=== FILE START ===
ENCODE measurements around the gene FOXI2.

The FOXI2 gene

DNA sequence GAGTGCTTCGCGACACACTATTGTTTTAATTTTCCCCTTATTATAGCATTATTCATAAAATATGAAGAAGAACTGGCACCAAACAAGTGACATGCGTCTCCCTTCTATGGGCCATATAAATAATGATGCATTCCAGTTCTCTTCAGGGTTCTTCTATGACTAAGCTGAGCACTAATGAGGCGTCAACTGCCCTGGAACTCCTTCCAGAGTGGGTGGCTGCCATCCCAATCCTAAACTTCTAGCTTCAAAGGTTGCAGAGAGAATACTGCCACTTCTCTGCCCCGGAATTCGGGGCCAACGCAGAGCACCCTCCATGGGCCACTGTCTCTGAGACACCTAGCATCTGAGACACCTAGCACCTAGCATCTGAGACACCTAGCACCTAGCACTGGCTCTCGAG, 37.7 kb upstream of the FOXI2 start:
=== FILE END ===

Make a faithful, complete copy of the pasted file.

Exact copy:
ENCODE measurements around the gene FOXI2.

The FOXI2 gene

DNA sequence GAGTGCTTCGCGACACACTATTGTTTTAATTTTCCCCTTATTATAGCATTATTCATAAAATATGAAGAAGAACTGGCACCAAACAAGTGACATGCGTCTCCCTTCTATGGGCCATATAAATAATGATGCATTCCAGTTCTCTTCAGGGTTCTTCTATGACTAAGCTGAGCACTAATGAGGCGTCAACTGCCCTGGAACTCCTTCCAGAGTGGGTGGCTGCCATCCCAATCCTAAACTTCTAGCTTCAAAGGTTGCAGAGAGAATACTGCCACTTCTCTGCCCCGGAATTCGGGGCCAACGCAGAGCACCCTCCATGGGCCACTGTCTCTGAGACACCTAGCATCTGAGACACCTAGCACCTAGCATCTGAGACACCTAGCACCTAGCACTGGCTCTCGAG, 37.7 kb upstream of the FOXI2 start: